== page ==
The core of the feedback our class has discussed on improving our English practice essays is to find a sort of golden mean between various extremes; for instance, minding our word-count, we need to strike a balance between having enough points to provide a lengthy and varied essay, analysing a range of aspects of the question, and having few enough points to fully explore and deeply analyse, without including an excessive amount of bare-bones points. Additionally, whilst including external, well-researched sources supporting your argument or offering a different perspective on your essay question can be a great asset, it is also beneficial to improving the depth of your essay to question and deeper explore the sources; are there any parts of the work that they neglect to mention? Do you agree or disagree, and why? This running theme of finding a “golden mean” between the various extremes of essay-writing is one that I need to get to terms with, seeing as there are many aspects that need to be perfectly balanced to deliver an appropriately balanced essay (e.g giving adequate context for the work you are exploring whilst not drowning the reader in obsolete or excessive information that is irrelevant to the text).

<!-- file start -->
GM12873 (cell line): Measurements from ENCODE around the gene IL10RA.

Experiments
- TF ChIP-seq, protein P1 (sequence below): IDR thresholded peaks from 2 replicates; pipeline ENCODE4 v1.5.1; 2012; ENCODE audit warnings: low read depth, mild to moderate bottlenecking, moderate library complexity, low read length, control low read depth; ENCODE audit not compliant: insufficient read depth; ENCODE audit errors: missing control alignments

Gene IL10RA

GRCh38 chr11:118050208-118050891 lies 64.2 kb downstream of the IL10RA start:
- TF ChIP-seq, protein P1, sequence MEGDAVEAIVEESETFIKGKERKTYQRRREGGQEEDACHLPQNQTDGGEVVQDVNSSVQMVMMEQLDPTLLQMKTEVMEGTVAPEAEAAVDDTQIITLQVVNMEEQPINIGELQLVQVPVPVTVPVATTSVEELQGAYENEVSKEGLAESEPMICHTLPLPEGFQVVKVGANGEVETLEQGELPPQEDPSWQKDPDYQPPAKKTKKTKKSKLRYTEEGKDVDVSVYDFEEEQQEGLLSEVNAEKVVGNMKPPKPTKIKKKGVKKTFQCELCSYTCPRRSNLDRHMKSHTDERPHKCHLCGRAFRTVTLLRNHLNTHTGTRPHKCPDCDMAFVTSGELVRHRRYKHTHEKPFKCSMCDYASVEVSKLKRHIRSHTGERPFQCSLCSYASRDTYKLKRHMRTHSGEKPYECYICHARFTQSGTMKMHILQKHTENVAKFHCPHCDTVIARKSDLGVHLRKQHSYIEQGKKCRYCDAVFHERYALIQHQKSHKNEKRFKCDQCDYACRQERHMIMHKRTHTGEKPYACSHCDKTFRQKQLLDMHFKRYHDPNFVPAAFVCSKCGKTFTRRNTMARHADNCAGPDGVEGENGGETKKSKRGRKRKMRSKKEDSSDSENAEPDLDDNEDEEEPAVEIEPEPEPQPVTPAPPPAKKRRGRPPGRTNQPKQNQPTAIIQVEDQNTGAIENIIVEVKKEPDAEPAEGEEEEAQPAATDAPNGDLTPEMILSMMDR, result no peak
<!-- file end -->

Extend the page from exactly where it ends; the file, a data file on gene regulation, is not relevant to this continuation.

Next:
Personally speaking, what I need to work most on is to focus on a greater degree of three-dimensionality within my essay; I did not include adequate foreground (background information) on Burgess, the author of the work, in my introduction, and, additionally, I did not continue to cite the author throughout the text, not “grounding” it by constantly looping it back to the author and the question. Additionally, I should have focused more on the “time and space” aspect of Nadsat as an argot; why did Burgess create it, but also how did he create it, and in what context did it exist. Doing so would show a greater degree of understanding and confidence in the text. Additionally, whilst I did cite a secondary source (an analysis), I should have explored it or questioned it further, instead of using it as a support for my preexisting argument.